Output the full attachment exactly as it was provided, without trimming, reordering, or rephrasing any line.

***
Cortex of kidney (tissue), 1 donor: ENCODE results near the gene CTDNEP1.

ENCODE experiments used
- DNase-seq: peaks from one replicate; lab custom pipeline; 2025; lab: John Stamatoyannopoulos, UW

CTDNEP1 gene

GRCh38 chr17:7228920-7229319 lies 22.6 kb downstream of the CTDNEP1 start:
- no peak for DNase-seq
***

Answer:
Cortex of kidney (tissue), 1 donor: ENCODE results near the gene CTDNEP1.

ENCODE experiments used
- DNase-seq: peaks from one replicate; lab custom pipeline; 2025; lab: John Stamatoyannopoulos, UW

CTDNEP1 gene

GRCh38 chr17:7228920-7229319 lies 22.6 kb downstream of the CTDNEP1 start:
- no peak for DNase-seq